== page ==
Animals resistant to drunken behavior offer clues to alcoholism's roots

Animals with a remarkable ability to hold their liquor may point the way toward the genetic underpinnings of alcohol addiction, two separate research teams reported in the October 6, 2006 issue of the journal Cell. Earlier studies have shown that people with a greater tolerance for alcohol have a greater risk of becoming alcoholics, according to the researchers.

In one study, researchers at the Fondazione Istituto FIRC di Oncologia Molecolare in Italy found that mice lacking a gene that influences the cellular "skeleton" become less susceptible to the intoxicating effects of alcohol. The animals consequently drink more ethanol than the average mouse, they reported. They further showed that the mutant animals' neurons became less sensitive to "remodeling" of the cytoskeleton that otherwise follows ethanol exposure.

In the second paper, a team of researchers led by Adrian Rothenfluh and Ulrike Heberlein at the University of California, San Francisco characterized flies that carried a mutation rendering them invulnerable to drunken behavior. They discovered that the ethanol-resistant flies failed to produce a regulatory protein underlying the sedative effects of alcohol. The lacking protein is one of three encoded by a single gene and is also suspected to influence the cytoskeleton of neurons, though indirectly.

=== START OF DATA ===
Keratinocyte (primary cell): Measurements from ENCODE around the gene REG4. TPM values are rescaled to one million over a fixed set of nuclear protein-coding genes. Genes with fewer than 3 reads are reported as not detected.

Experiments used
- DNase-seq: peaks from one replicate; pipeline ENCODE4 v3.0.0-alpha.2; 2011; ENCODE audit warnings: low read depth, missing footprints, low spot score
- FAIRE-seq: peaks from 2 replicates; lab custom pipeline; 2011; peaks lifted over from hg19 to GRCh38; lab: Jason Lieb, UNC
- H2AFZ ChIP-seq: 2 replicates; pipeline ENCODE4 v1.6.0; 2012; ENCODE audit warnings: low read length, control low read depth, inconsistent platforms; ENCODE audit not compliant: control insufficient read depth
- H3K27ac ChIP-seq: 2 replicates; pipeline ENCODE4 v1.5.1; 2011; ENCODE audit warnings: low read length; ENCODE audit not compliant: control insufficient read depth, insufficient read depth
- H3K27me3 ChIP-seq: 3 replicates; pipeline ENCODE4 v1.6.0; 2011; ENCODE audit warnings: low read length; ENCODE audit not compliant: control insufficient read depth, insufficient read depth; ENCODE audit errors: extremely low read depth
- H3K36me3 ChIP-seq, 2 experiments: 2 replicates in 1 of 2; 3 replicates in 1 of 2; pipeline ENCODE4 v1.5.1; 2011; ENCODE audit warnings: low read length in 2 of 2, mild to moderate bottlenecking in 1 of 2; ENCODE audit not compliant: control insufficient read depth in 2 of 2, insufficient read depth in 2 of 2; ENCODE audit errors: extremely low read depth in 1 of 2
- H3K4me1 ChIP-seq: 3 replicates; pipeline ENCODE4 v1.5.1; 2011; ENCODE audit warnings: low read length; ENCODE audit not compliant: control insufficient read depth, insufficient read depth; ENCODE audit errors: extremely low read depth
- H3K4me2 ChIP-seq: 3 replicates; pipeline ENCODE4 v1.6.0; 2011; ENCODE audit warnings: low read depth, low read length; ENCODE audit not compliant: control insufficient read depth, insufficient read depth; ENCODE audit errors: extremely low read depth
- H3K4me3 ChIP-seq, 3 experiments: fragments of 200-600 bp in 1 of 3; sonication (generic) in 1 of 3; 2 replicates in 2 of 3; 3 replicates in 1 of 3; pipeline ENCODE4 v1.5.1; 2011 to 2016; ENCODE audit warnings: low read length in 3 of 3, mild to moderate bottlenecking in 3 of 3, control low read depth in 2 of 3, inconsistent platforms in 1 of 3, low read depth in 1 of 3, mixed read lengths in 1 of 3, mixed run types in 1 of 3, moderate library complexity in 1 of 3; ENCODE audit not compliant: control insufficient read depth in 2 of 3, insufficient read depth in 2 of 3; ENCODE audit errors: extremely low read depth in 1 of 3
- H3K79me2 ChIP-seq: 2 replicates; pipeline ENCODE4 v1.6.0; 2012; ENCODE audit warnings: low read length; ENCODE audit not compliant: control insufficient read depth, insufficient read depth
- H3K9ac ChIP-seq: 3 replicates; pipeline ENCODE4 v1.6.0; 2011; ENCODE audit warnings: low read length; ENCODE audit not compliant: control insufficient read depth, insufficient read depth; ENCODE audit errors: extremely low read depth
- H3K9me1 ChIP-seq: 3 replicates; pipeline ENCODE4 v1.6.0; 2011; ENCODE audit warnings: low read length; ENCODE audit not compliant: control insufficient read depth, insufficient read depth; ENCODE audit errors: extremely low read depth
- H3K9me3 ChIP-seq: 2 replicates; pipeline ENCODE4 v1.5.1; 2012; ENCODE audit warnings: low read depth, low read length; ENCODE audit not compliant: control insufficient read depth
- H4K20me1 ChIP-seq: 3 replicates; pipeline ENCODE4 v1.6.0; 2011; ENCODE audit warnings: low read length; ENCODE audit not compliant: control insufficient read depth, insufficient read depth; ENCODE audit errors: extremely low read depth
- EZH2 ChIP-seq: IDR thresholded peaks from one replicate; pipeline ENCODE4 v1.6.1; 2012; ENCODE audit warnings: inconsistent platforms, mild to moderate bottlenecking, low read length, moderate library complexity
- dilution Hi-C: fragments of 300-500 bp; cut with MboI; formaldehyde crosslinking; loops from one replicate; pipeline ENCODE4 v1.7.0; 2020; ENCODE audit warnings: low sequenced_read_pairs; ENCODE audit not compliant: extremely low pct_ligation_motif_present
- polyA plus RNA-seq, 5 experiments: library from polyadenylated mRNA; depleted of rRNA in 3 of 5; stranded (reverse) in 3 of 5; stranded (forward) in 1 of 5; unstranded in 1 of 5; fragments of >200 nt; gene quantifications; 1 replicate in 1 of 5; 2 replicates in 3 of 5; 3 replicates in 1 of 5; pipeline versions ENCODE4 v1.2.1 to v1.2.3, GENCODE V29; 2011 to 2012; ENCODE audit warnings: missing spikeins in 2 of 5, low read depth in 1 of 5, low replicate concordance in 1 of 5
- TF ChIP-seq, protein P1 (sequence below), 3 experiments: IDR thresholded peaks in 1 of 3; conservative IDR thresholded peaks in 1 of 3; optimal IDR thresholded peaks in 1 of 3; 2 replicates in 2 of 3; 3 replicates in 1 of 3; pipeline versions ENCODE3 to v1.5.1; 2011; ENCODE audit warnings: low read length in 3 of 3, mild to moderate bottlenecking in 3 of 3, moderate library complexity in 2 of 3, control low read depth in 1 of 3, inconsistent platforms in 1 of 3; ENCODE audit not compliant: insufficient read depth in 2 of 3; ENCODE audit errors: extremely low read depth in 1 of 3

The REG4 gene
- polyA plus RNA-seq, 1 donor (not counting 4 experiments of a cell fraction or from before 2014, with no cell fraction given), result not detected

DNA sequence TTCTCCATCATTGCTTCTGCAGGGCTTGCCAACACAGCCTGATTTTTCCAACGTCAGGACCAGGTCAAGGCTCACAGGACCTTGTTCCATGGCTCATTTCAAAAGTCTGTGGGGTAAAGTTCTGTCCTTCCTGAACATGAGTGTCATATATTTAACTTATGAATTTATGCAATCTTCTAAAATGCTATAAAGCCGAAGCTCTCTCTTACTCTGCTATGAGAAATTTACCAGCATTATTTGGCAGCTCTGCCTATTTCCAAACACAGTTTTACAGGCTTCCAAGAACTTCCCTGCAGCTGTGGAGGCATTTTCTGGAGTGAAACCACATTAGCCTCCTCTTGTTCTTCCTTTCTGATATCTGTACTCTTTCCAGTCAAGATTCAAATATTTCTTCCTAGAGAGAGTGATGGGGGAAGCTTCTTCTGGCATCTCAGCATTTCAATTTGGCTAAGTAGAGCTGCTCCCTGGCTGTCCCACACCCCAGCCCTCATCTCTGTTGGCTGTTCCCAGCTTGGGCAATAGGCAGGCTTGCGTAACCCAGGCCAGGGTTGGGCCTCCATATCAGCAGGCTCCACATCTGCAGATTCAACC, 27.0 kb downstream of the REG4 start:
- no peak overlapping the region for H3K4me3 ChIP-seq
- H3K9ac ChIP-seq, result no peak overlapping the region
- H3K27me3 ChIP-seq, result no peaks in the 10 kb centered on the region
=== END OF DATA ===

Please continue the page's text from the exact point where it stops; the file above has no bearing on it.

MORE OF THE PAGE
"Most researchers in the alcohol field have focused on cell surface receptors--with little attention to the role of the cytoskeleton," said Ulrike Heberlein at UCSF, who is an author on both papers. "Now, these two papers have, through very different means, come to highlight a possible role of the actin cytoskeleton in behavioral responses to ethanol."

Cytoskeletal defects may have the ability to simultaneously change the dynamics of multiple receptors, she said. "These animals are tremendously resistant to alcohol. There seems to be something very central about the observed changes to their behavior."


Contact: Heidi Hardman
Cell Press

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